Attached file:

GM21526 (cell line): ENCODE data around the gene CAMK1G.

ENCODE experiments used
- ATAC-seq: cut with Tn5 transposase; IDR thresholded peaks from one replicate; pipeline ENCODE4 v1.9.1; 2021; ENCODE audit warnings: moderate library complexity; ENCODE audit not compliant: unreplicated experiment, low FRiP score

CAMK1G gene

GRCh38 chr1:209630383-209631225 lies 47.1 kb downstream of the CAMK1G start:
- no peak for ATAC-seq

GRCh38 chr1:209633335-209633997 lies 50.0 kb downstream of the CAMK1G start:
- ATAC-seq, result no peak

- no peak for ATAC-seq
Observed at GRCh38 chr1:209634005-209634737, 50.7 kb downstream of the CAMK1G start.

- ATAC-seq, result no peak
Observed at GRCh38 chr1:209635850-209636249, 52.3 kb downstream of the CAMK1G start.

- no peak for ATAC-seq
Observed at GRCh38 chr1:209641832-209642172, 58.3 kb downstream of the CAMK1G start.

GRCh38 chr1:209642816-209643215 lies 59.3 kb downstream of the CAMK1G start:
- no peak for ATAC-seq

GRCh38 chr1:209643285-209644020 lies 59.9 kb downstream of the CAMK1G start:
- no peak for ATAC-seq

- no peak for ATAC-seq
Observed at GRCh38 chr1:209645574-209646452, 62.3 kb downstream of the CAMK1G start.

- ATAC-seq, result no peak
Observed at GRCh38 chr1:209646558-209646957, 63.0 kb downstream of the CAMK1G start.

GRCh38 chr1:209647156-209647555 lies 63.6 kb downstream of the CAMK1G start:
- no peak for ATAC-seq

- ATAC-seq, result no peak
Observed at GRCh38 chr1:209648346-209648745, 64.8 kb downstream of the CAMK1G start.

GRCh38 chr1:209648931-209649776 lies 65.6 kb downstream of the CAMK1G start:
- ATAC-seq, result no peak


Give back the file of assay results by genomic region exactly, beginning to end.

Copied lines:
GM21526 (cell line): ENCODE data around the gene CAMK1G.

ENCODE experiments used
- ATAC-seq: cut with Tn5 transposase; IDR thresholded peaks from one replicate; pipeline ENCODE4 v1.9.1; 2021; ENCODE audit warnings: moderate library complexity; ENCODE audit not compliant: unreplicated experiment, low FRiP score

CAMK1G gene

GRCh38 chr1:209630383-209631225 lies 47.1 kb downstream of the CAMK1G start:
- no peak for ATAC-seq

GRCh38 chr1:209633335-209633997 lies 50.0 kb downstream of the CAMK1G start:
- ATAC-seq, result no peak

- no peak for ATAC-seq
Observed at GRCh38 chr1:209634005-209634737, 50.7 kb downstream of the CAMK1G start.

- ATAC-seq, result no peak
Observed at GRCh38 chr1:209635850-209636249, 52.3 kb downstream of the CAMK1G start.

- no peak for ATAC-seq
Observed at GRCh38 chr1:209641832-209642172, 58.3 kb downstream of the CAMK1G start.

GRCh38 chr1:209642816-209643215 lies 59.3 kb downstream of the CAMK1G start:
- no peak for ATAC-seq

GRCh38 chr1:209643285-209644020 lies 59.9 kb downstream of the CAMK1G start:
- no peak for ATAC-seq

- no peak for ATAC-seq
Observed at GRCh38 chr1:209645574-209646452, 62.3 kb downstream of the CAMK1G start.

- ATAC-seq, result no peak
Observed at GRCh38 chr1:209646558-209646957, 63.0 kb downstream of the CAMK1G start.

GRCh38 chr1:209647156-209647555 lies 63.6 kb downstream of the CAMK1G start:
- no peak for ATAC-seq

- ATAC-seq, result no peak
Observed at GRCh38 chr1:209648346-209648745, 64.8 kb downstream of the CAMK1G start.

GRCh38 chr1:209648931-209649776 lies 65.6 kb downstream of the CAMK1G start:
- ATAC-seq, result no peak